Every day clinicians come directly into contact with the many ways pain leads to changes in what the individual pain sufferer thinks, what they feel in their body and in their emotions, and, perhaps most importantly, what they do or do not do, including how they speak about their experiences, and what they do to seek relief. Standard self-report inventories administered along with these clinical encounters help to quantify some of these experiences. In turn, empirical analyses of large clinical databases, using factor analysis, show some consistency in the factors underlying the information collected for clinical purposes. These analyses reliably demonstrate that emotional distress, disability, and pain description are key domains.3,4 56 These domains are validated further by their inclusion in attempts to produce an integrated psychosocial assessment model for chronic pain,7 in attempts to standardize a comprehensive assessment procedure from both the physician and patient perspec-tive,8 in attempts to develop comprehensive assessment instruments for young people with chronic pain,9 and in recommendations for outcome domains in clinical trials for chronic pain.10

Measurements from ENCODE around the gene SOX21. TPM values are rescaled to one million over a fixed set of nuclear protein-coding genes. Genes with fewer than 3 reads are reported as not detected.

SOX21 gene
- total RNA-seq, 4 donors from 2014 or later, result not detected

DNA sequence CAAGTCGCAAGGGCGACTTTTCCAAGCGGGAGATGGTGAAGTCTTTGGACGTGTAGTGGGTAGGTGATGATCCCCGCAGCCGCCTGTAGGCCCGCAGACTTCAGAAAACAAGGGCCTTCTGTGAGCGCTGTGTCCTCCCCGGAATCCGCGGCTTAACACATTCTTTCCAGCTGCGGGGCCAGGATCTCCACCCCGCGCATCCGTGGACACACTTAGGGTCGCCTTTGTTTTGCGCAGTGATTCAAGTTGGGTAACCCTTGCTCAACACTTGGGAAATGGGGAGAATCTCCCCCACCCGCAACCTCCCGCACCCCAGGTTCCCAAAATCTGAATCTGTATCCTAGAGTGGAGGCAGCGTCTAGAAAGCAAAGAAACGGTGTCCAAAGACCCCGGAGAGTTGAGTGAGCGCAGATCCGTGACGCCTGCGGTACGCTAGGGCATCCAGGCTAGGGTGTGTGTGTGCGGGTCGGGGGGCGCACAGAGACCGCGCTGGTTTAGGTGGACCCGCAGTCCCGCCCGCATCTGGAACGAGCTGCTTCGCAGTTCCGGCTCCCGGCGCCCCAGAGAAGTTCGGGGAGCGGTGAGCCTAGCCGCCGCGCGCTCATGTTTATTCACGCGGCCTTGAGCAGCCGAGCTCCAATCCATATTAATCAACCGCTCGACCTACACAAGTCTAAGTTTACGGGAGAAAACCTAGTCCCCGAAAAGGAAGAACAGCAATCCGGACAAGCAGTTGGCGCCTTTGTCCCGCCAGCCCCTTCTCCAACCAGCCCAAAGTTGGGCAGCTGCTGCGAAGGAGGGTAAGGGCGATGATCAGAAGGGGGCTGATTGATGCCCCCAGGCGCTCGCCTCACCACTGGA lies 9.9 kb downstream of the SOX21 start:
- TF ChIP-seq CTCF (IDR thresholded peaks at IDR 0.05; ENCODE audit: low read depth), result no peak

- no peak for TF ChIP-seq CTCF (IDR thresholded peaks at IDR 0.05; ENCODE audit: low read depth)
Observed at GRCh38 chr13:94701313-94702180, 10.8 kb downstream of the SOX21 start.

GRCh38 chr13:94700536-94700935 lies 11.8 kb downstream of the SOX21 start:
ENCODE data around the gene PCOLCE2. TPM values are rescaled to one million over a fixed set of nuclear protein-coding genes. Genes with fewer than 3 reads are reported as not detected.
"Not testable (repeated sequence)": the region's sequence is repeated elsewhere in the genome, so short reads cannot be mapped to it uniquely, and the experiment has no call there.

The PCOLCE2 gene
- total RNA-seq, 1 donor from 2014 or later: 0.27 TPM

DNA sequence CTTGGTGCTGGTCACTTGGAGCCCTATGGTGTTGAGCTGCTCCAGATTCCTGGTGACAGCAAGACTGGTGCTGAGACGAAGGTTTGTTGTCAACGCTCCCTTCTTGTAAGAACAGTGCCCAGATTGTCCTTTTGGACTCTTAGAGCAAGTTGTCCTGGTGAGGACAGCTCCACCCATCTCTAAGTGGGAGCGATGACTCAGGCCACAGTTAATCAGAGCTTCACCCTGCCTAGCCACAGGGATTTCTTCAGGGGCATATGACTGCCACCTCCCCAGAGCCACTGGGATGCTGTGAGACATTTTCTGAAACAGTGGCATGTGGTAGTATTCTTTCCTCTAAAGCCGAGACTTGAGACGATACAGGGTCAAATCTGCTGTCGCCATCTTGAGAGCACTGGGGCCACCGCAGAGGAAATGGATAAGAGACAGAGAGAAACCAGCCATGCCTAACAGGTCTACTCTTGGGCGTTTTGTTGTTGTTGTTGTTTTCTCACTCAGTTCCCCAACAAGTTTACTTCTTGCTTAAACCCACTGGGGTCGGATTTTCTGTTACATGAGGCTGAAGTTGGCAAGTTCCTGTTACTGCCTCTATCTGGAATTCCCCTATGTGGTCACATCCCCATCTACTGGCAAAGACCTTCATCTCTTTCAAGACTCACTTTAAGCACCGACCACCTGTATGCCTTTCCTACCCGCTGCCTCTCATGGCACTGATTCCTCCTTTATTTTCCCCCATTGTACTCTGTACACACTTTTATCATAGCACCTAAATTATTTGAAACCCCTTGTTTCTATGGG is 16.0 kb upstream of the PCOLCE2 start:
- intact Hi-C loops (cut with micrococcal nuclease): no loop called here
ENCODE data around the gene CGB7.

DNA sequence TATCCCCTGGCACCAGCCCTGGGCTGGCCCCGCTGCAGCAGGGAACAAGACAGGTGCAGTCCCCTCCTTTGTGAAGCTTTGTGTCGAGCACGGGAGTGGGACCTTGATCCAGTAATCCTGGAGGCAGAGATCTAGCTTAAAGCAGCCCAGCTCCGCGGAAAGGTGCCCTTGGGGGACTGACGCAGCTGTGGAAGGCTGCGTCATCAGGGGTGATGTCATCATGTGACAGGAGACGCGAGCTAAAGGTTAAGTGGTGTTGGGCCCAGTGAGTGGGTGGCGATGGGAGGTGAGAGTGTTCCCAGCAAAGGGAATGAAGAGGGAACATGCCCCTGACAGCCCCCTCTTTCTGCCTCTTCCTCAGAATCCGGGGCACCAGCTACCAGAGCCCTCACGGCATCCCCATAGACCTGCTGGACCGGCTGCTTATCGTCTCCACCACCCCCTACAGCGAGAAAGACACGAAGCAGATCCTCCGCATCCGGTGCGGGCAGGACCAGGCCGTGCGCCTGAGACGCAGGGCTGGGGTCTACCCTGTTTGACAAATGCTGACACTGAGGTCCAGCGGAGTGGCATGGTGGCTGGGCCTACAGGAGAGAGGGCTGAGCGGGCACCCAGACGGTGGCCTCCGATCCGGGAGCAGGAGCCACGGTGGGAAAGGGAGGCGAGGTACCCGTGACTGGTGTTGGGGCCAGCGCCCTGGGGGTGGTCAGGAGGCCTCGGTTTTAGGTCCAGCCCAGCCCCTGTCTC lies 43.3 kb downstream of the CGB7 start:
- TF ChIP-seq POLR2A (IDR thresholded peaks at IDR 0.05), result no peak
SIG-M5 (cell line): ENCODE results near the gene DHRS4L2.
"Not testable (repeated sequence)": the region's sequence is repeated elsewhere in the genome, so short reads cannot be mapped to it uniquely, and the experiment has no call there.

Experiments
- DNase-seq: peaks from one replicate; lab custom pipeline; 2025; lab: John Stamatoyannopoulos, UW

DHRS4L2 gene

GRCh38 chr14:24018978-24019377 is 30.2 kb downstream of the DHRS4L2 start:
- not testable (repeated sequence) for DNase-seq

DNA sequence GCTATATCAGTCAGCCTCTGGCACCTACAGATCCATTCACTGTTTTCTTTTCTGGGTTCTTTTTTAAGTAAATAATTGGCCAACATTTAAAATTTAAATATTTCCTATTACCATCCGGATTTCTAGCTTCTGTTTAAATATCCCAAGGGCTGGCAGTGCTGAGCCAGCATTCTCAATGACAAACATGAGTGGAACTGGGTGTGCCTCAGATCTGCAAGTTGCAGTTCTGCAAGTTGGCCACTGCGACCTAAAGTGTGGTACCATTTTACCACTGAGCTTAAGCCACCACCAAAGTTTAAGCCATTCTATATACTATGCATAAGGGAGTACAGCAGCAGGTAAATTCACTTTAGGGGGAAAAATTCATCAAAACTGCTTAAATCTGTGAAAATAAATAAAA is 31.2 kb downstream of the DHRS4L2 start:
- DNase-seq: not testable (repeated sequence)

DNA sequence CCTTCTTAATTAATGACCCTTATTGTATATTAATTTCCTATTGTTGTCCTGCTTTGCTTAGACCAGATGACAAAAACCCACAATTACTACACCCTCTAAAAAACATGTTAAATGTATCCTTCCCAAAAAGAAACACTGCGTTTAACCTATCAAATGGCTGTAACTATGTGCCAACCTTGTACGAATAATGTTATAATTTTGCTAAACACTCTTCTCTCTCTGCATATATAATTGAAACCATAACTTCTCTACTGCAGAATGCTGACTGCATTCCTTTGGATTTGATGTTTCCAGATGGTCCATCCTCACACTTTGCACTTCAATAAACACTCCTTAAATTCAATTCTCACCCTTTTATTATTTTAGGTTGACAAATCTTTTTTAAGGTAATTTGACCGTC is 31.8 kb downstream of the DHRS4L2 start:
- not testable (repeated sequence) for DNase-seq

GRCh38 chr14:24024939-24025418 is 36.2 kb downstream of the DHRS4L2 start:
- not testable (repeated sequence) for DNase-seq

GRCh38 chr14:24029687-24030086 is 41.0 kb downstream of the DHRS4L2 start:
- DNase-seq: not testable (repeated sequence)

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Do You Suffer From Chronic Pain? Do You Feel Like You Might Be Addicted to Pain Killers For Life? Are You Trapped on a Merry-Go-Round of Escalating Pain Tolerance That Might Eventually Mean That No Pain Killer Treats Your Condition Anymore? Have you been prescribed pain killers with dangerous side effects?